Film review: The Light Between Oceans

David Gritten / 01 November 2016

Saga film critic David Gritten finds the romantic melodrama The Light Between Oceans a moving experience.



You won’t see a better-looking film all year than The Light Between Oceans, a period melodrama set mainly on a small remote Australian island dominated by a lighthouse. It’s a ravishing piece of work, all spectacular views, stormy seas, and winds blowing through the island’s grass. The two leads, Alicia Vikander and Michael Fassbender, are themselves appropriately beautiful.

Thanks to the excellent work of director Derek Ciafrance (Blue Valentine), it all looks almost too good to be true, and it’s no surprise that eventually there’s trouble in paradise.

The story is set in the aftermath of the Great War, and Fassbender’s Tom is an ex-soldier, wearied and traumatised by combat, and looking for a peaceful existence. In a coastal village he applies for and lands the job of lighthouse keeper on the island, a position that means he may not see other people for weeks on end. But before he departs he meets Isabel, a spirited, attractive young woman in the village. They marry and set off to the lighthouse together.

They’re blissfully happy from the outset and Tom regains his sense of self. But their attempts to have children are cruelly frustrated by a series of miscarriages. A miraculous way out is presented to them when a small boat washes ashore with a dead man inside and a crying baby only two months old. Isabel wants to say nothing and raise the infant as their own; Tom has misgivings and favours reporting the incident, but backs down to placate his grieving wife.

The film, adapted by Ciafrance from M.L. Stedman’s novel, thus sets up a moral dilemma for audiences. By this point, we earnestly wish Tom and Isabel to be happy: but at what cost? It’s fair to say some of the subsequent events are improbable, but the two lead actors throw themselves so eagerly into their roles that one feels emotionally vested in their well-being.  There are no bad people in this story, which somehow makes it all the more gut-wrenching.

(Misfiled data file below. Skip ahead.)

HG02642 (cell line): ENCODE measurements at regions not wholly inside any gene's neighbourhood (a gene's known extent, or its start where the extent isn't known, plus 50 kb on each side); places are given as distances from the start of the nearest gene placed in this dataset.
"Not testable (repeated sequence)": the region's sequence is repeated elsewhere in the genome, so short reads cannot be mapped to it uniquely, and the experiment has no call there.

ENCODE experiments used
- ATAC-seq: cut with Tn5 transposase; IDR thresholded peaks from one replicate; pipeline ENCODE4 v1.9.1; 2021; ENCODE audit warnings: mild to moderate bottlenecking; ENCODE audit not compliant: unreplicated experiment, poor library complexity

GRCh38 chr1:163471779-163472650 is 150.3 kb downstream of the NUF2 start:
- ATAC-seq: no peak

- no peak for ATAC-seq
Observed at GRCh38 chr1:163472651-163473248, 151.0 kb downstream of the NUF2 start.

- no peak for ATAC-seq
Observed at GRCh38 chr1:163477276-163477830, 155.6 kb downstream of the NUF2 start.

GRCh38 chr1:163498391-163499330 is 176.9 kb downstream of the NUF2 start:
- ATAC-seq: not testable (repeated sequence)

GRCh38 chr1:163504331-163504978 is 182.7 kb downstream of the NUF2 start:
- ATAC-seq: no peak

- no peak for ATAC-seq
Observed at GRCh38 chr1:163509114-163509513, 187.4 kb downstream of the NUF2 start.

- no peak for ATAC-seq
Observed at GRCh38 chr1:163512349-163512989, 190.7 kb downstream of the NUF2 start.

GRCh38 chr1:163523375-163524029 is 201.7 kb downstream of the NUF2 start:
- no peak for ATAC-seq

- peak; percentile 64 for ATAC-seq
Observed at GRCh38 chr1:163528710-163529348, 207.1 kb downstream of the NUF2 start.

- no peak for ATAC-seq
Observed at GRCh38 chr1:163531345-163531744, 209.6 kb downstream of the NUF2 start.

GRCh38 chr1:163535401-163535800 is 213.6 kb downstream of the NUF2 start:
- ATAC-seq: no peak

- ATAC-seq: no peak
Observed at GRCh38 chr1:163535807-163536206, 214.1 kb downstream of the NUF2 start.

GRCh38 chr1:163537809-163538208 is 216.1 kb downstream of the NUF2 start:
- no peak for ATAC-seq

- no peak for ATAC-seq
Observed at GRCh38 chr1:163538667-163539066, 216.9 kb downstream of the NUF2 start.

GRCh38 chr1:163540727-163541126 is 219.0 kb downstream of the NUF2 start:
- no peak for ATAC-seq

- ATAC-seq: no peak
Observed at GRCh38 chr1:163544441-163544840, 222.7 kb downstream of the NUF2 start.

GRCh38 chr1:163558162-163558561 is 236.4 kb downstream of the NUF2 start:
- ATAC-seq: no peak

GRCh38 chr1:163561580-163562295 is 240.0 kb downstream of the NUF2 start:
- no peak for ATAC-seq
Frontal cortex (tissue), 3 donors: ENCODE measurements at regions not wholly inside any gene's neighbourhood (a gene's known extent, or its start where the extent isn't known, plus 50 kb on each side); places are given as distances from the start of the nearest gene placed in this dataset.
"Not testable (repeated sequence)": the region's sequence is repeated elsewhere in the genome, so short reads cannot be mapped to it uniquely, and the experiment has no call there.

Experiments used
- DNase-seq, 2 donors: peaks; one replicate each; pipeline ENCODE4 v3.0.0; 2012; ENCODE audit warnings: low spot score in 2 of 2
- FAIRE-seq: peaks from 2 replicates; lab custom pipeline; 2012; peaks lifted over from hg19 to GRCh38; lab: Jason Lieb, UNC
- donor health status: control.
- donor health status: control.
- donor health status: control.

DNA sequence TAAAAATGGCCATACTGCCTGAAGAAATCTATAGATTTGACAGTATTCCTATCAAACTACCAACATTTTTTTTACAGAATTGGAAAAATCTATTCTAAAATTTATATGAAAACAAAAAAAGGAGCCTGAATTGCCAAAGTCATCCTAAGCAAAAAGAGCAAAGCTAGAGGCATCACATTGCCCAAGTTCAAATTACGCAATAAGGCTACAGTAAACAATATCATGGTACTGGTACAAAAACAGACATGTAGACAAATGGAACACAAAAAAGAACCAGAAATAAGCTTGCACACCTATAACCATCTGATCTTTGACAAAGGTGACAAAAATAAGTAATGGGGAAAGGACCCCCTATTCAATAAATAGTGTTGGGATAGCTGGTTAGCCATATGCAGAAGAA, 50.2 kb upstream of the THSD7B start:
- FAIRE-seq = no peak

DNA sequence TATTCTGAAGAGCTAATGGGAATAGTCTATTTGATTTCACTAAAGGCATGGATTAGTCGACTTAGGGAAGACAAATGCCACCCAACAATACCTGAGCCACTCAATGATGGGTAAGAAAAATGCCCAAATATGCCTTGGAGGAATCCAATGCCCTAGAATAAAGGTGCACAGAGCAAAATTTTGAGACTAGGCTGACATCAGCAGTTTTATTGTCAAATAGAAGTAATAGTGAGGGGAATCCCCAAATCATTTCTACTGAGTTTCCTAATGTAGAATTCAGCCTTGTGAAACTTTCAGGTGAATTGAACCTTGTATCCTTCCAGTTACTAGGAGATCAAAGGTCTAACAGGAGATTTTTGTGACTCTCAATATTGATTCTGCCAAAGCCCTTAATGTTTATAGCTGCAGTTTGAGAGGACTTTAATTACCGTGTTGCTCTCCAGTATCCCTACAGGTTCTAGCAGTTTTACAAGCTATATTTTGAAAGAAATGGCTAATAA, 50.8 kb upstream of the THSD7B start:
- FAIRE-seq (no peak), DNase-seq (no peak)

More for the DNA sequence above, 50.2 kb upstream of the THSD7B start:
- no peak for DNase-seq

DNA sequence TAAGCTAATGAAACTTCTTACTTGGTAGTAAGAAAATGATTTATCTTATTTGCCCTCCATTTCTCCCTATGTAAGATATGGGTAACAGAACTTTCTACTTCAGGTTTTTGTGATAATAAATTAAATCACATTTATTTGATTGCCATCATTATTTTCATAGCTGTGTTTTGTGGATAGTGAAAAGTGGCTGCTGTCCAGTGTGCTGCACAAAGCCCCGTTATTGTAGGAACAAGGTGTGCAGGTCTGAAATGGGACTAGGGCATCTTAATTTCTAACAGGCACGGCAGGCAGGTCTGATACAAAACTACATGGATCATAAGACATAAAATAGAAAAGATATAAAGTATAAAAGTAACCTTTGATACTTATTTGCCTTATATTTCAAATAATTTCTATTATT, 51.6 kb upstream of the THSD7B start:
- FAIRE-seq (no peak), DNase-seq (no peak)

This is such a strong, earnest film that it’s possible to watch fully aware that your emotions are being manipulated, but succumbing to it anyway. Fassbender and Vikander make a terrific on-screen couple, and their love scenes are given extra power from the knowledge that they’re partners in real life. There’s a splendid supporting cast: the always excellent Rachel Weisz as a woman in the village, and some fine Australian actors in smaller parts, including Bryan Brown and Jack Thompson.

In many ways this is a somewhat old-fashioned film, carried along by the sheer conviction of everyone involved. Some critics have cited the work of Anthony Minghella (The English Patient) as a useful comparison, and I wouldn’t disagree. The Light Between Oceans certainly has its imperfections, yet it can take you by surprise too: for many audiences, the hardest job will be blinking back the tears sufficiently to see all that beauty on the screen.  

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